Nov 18, 2019 Latest post:
Jun 15, 2022
I have always considered myself a healthy person. Throughout my life I have exercised regularly and ate (mostly) healthful foods. Given my overall health, as well as genes that suggested longevity (3 out of 4 grandparents lived healthy lives into their late 90's), I expected to live a long, healthy life. That was, until October 23, 2019, when I learned that I have advanced prostate cancer that has spread to my lymph nodes and liver. About four weeks earlier, I took a blood test to check my PSA levels. My primary care physician ordered the test due to discomfort I had been experiencing urinating in the last two months. The results came back with a score of 56, which was well above "normal" (scores between 0 and 4 are considered normal, with values between 4 and 10 indicating possible cancer). Shortly after the blood test, I saw a urologist and had a biopsy on my prostate to confirm that I had cancer. The news was quite a shock. I had thought my prostate was enlarged and simply an age-related problem. I then had a bone and CT scan to determine if the cancer had spread (if the cancer had remained "localized" in the prostate, the prognosis would be positive in that the cancer was likely curable). The bone scan came back negative (the first good news I had in awhile). Unfortunately, a few days later, the CT scan showed that the cancer had spread to my lymph nodes and liver. When my urologist informed me of the diagnosis, my body went numb and I nearly fell off the exam table. I was not prepared to hear that I had stage 4 cancer. The only thing I could think about was that I would not be there to raise my two girls, Madeline and Elianna, with my beautiful wife, Amanda.
Fortunately, I am married to not only a beautiful, but a strong and intelligent woman who is a fighter and first-rate problem solver. Upon learning of my diagnosis, Amanda scheduled consultation appointments at the best cancer research and treatment centers in the nation - Dana-Farber and Memorial Sloan-Kettering so that we could find the most effective options to fight the cancer. After meeting with the oncologists at both treatment facilities, we learned that (1) my prostate cancer is a rare form that is aggressive and not curable; (2) it must be treated like a chronic disease, one that we will fend off for as long as possible; (3) it is possible to extend my life for many years using the standard protocol of hormone treatment, chemotherapy, and other drugs that prevent the cancer from growing, presuming the cancer responds to the treatment; and (4) there are many other drugs currently being developed that may help in the future when the standard protocol fails. We also learned that it is highly unusual for the cancer to spread to the liver, and not be found in other parts of the body (besides the lymph nodes). As a result, I had a biopsy on my liver on November 11th to help inform the treatment plan.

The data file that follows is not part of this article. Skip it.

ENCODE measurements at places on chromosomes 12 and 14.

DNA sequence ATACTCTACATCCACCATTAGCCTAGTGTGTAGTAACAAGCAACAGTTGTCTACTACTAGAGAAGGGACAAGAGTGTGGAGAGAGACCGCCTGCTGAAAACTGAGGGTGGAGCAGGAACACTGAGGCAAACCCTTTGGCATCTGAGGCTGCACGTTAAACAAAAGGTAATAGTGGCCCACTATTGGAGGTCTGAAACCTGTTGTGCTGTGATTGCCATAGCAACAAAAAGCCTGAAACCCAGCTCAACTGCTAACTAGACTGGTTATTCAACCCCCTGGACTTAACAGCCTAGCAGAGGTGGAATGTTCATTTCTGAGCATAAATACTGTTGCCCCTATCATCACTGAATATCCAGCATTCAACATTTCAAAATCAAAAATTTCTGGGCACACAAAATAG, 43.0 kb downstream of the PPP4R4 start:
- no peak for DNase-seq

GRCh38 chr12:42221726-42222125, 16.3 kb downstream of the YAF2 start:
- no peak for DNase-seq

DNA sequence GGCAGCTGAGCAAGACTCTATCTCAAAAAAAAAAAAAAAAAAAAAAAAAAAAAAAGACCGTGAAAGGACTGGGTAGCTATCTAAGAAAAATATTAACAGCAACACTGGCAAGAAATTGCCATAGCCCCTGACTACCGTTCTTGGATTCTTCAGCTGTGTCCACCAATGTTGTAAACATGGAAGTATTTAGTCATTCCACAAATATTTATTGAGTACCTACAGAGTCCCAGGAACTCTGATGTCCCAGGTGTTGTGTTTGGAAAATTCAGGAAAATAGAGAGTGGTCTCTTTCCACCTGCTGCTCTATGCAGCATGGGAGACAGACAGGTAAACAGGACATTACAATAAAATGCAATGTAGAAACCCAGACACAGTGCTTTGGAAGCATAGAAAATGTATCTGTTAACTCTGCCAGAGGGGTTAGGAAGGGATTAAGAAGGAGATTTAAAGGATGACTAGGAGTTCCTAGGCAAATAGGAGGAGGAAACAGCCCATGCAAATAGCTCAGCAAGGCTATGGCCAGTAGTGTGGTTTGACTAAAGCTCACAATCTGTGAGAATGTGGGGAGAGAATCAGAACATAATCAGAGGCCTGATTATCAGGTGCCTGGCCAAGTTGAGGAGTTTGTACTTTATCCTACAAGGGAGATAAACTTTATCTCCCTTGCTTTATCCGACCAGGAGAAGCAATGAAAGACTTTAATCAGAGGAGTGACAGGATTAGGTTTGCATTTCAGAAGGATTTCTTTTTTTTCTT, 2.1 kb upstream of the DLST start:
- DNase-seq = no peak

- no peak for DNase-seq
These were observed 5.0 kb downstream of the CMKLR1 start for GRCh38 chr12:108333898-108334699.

The treatment plan proposed to me is aggressive and I welcome the opportunity to fight using this multi-modal plan that will include hormone therapy and chemo therapy, followed by a new generation hormone treatment. I started hormone therapy with bicalutamide on October 24th and received a Lupron shot on Halloween; I will begin chemotherapy in mid-November. Prostate cancer feeds on testosterone so the expectation is that the hormone therapy, which prevents my body from producing testosterone, will eliminate the cancer's food supply. Without the food supply, the tumors should shrink and go dormant (until the cancer mutates and learns to grow without testosterone). The chemotherapy is intended to attack the tumors, further shrinking them, buying me more time to spend with my family and friends. It is an aggressive plan, but one I can handle given my age and otherwise healthy body.
The title of my Caring Bridge page is "Yellow Car," which is inspired by Amanda's positive outlook on life. Unless you live in a city where cabs abound, a yellow car is a rare sighting; that is, until you start thinking about them. Once you start looking for yellow cars, you begin to see them everywhere. In fact, this is true for most things in that your perspective influences how you see the world. You tend to see the things that you are looking for. So if you choose to see beautiful things, you will begin to see them everywhere. If you choose to see the things you are most grateful for, you will begin to see them everywhere. And if you start looking for yellow cars, you will spot them everywhere. Yellow cars for me represent hope and the little things in life that make it wonderful. As I begin to comprehend the diagnosis of my cancer, I choose to spot the good things in my life. I am keeping my eyes open for the little things that bring me great joy - the yellow cars! And each time I see one, I will pay careful attention and relish in the little sparks of immeasurable joy. So far, I noticed that car rides to school are amazing with my girls playing games, singing and sharing their stories with me. I noticed that I love the choices I made and the life I am living. And I noticed my favorite time of day is reading Harry Potter to my girls while we cuddle in our pajamas each night on the couch.
The purpose of this blog is twofold. First, I want to inform family and friends about my treatment and health. Second, even though having cancer is awful and has undeniably changed my life, I will not let it negatively influence my appreciation for the love and beauty I see everyday. I am still grateful for many of the things in my life and I want to share with you those "yellow cars." I have had a very fortunate life thanks to loving and supportive family, friends, mentors, coaches, and teachers. I will not let cancer define the end of my life, but instead it will be something I will manage as I continue to love and appreciate life's yellow cars.